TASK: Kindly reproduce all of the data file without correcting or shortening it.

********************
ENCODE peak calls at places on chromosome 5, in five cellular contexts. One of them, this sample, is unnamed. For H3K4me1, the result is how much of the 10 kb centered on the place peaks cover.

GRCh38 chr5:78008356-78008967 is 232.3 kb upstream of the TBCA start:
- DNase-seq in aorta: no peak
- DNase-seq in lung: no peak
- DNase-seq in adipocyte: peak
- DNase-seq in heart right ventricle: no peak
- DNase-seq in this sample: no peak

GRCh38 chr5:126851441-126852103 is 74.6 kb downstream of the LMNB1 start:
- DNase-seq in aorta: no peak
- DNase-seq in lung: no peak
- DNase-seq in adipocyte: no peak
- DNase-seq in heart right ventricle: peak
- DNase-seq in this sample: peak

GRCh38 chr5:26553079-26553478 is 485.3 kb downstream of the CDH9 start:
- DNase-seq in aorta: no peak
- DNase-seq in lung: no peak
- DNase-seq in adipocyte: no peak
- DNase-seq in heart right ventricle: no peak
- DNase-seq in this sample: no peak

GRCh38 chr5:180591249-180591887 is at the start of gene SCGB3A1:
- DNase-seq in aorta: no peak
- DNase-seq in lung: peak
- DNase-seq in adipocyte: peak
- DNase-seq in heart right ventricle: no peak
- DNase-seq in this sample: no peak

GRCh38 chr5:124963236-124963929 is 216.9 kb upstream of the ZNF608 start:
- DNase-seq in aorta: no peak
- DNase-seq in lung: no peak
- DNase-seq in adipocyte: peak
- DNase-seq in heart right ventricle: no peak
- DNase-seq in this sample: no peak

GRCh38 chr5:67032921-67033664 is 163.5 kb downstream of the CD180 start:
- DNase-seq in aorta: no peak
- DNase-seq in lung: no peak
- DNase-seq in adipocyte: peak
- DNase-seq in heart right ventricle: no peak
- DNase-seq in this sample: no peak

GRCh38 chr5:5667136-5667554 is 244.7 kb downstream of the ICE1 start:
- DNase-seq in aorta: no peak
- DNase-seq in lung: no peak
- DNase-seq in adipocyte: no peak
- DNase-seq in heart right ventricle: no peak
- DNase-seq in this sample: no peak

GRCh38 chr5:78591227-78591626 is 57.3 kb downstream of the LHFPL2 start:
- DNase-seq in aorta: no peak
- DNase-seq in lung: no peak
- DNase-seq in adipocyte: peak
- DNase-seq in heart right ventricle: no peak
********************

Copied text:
ENCODE peak calls at places on chromosome 5, in five cellular contexts. One of them, this sample, is unnamed. For H3K4me1, the result is how much of the 10 kb centered on the place peaks cover.

GRCh38 chr5:78008356-78008967 is 232.3 kb upstream of the TBCA start:
- DNase-seq in aorta: no peak
- DNase-seq in lung: no peak
- DNase-seq in adipocyte: peak
- DNase-seq in heart right ventricle: no peak
- DNase-seq in this sample: no peak

GRCh38 chr5:126851441-126852103 is 74.6 kb downstream of the LMNB1 start:
- DNase-seq in aorta: no peak
- DNase-seq in lung: no peak
- DNase-seq in adipocyte: no peak
- DNase-seq in heart right ventricle: peak
- DNase-seq in this sample: peak

GRCh38 chr5:26553079-26553478 is 485.3 kb downstream of the CDH9 start:
- DNase-seq in aorta: no peak
- DNase-seq in lung: no peak
- DNase-seq in adipocyte: no peak
- DNase-seq in heart right ventricle: no peak
- DNase-seq in this sample: no peak

GRCh38 chr5:180591249-180591887 is at the start of gene SCGB3A1:
- DNase-seq in aorta: no peak
- DNase-seq in lung: peak
- DNase-seq in adipocyte: peak
- DNase-seq in heart right ventricle: no peak
- DNase-seq in this sample: no peak

GRCh38 chr5:124963236-124963929 is 216.9 kb upstream of the ZNF608 start:
- DNase-seq in aorta: no peak
- DNase-seq in lung: no peak
- DNase-seq in adipocyte: peak
- DNase-seq in heart right ventricle: no peak
- DNase-seq in this sample: no peak

GRCh38 chr5:67032921-67033664 is 163.5 kb downstream of the CD180 start:
- DNase-seq in aorta: no peak
- DNase-seq in lung: no peak
- DNase-seq in adipocyte: peak
- DNase-seq in heart right ventricle: no peak
- DNase-seq in this sample: no peak

GRCh38 chr5:5667136-5667554 is 244.7 kb downstream of the ICE1 start:
- DNase-seq in aorta: no peak
- DNase-seq in lung: no peak
- DNase-seq in adipocyte: no peak
- DNase-seq in heart right ventricle: no peak
- DNase-seq in this sample: no peak

GRCh38 chr5:78591227-78591626 is 57.3 kb downstream of the LHFPL2 start:
- DNase-seq in aorta: no peak
- DNase-seq in lung: no peak
- DNase-seq in adipocyte: peak
- DNase-seq in heart right ventricle: no peak